Her life was swept away at the tender age of 10 when Muslim Azeris drove the Armenian community out of the country using terror and violence. Fleeing to Armenia, which was still reeling from the earthquake of 1988, she found herself an outsider; a nationless girl surviving in an unheated basement and facing discrimination again, this time by her own people.

Nowhere: A Story of Exile is a riveting story of organized terror, refugee life, and the desperate search for one’s home told through the diary entries of a young girl. Anna gives voice to a horrific tragedy little reported in the West, to the Armenian community of Azerbaijan and to the child victims of ethnic cleansing everywhere.

TurcottePhotoAnna Astvatsaturian Turcotte will speak of her experiences at the Zohrab Information Center on Thursday, November 13 at 7:00PM. Her presentation will be held in the Guild Hall of the Armenian Diocese, 630 2nd Avenue, New York. It is being co-sponsored by the Zohrab Center and the Armenian Network of America Greater NY Chapter.

Ms. Astvatsaturian Turcotte came to the United States as an Armenian refugee in 1992 and became a US citizen in 1997. She holds a law degree and was one of the first Americans to clerk for the International Criminal Court in The Hague, Netherlands after observing its creation at the United Nations. Anna is currently living in the United States and working in the financial industry. She is married and has two children.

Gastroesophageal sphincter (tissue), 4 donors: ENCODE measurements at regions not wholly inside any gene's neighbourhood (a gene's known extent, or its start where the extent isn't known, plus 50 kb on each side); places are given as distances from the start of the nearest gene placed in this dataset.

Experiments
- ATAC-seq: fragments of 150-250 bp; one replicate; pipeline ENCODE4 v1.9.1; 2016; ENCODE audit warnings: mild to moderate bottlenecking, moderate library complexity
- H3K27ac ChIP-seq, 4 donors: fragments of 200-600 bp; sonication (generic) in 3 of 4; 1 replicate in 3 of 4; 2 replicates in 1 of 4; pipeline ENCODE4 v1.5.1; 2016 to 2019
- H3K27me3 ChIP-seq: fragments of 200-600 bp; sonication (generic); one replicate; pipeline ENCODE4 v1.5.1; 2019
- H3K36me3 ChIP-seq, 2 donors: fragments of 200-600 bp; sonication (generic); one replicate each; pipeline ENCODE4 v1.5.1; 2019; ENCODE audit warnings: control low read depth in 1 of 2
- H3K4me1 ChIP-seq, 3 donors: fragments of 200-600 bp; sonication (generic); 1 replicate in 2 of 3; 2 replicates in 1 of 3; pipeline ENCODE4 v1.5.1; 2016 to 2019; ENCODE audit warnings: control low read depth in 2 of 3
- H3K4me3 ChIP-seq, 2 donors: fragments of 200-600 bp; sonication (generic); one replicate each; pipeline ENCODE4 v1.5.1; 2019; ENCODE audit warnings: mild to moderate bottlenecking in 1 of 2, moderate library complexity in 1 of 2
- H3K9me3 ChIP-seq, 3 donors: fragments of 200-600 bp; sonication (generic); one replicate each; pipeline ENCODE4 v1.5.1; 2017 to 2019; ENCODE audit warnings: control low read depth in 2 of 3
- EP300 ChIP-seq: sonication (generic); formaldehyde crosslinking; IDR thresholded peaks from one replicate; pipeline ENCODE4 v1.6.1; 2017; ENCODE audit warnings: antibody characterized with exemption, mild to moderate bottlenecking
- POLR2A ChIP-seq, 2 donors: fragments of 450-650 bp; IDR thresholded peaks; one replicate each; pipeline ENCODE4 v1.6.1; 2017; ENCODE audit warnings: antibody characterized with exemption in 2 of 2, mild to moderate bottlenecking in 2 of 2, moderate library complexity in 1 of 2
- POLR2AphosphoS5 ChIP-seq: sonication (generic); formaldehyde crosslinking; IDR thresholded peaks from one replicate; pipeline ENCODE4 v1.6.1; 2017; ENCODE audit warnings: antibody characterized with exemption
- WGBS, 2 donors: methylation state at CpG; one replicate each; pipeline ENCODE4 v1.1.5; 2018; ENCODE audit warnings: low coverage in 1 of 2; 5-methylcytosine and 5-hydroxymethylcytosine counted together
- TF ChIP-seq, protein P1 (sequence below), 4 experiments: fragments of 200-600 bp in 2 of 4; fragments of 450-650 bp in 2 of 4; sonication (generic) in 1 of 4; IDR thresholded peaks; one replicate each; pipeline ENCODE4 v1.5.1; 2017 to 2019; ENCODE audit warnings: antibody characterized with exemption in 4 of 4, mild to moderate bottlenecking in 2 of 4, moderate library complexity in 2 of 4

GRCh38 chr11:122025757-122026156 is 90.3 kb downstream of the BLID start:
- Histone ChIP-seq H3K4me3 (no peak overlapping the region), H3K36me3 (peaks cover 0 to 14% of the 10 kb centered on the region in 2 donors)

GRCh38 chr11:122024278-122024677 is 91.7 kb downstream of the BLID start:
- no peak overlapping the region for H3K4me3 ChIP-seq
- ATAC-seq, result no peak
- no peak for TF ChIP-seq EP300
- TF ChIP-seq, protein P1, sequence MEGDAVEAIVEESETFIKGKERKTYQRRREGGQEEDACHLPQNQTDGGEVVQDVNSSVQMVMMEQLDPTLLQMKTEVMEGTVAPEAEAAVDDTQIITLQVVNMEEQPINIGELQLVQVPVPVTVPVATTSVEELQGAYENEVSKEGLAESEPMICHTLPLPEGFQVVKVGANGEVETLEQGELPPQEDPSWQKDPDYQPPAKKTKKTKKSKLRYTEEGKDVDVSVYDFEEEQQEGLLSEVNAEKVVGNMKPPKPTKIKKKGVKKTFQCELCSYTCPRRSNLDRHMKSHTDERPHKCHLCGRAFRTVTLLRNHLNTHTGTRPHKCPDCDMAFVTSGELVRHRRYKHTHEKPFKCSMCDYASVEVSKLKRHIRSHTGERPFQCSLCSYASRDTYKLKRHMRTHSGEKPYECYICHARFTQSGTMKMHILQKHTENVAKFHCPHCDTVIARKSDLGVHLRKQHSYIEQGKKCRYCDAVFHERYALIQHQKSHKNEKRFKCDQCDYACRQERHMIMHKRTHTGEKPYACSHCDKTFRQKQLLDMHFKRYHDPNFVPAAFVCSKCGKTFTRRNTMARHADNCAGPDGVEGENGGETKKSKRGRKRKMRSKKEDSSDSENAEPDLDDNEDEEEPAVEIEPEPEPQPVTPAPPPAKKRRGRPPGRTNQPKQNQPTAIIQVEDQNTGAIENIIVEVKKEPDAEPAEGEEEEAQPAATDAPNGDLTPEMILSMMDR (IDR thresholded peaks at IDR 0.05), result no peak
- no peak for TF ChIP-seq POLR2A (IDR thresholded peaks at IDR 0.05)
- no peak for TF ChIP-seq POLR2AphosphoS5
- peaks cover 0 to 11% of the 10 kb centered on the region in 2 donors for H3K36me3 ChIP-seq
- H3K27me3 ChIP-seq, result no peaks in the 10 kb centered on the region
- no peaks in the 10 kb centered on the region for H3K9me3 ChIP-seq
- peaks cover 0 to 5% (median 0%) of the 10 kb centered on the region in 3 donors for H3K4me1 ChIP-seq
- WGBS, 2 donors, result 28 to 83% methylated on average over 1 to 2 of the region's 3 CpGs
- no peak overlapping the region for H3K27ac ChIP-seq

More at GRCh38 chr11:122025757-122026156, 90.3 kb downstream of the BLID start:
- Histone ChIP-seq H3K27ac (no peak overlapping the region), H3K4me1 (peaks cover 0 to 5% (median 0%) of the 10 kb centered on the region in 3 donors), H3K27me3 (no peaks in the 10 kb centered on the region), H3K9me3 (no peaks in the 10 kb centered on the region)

“Anna’s diary, written from the wide-eyed perspective of an 11-year old girl, is nevertheless remarkably incisive and haunting in its portrayal of the cruelties inflicted on the Armenian people of Baku,” said V. Rev. Fr. Daniel Findikyan, Director of the Zohrab Center. He added, “Anna is the Armenian Anne Frank of our times.”

AnnaTurcotteFlyer.001The book presentation is free and open to the public. A reception will follow.

CLICK HERE TO DOWNLOAD A FLYER.

For further information contact the Zohrab Center at zohrabcenter@armeniandiocese.org or (212) 686-0710.

#NowhereExile

ZICVID. Prof. Maxwell Johnson Speaks on Martyrdom in the Early Churches and the Martyrs of the Armenian Genocide

On Thursday, October 9, Prof. Maxwell Johnson of the University of Notre Dame spoke at the Zohrab Center about the phenomenon of Christian martyrdom in the early church in light of the anticipated canonization by the Armenian Church of the countless martyrs of the Armenian Genocide of 1915 who surrendered their lives for the name of Jesus Christ.

A Poetry Evening at ZIC. Thursday, October 23

The Zohrab Information Center will host an evening of original poetry on Thursday, October 23 at 7:00PM.

Nancy Agabian

Nancy Agabian

Featured will be three American-Armenian poets: Nancy Agabian, Lola Koundakjian, and Alan Semerdjian. They have chosen to read works that have been inspired by the Zohrab Center’s rich book collection.

Award-winning author Nancy Agabian is a part-time faculty member of the NYU Gallatin School. She was a Fulbright scholar to Armenia in 2006-7.

Alan Semerdjian

Alan Semerdjian

Alan Semerdjian is a poet, teacher, musician and artist, whose acclaimed collection of poems, In the Architecture of Bone, explorees issues of Genocide and survival.

Lola Koundakjian

Lola Koundakjian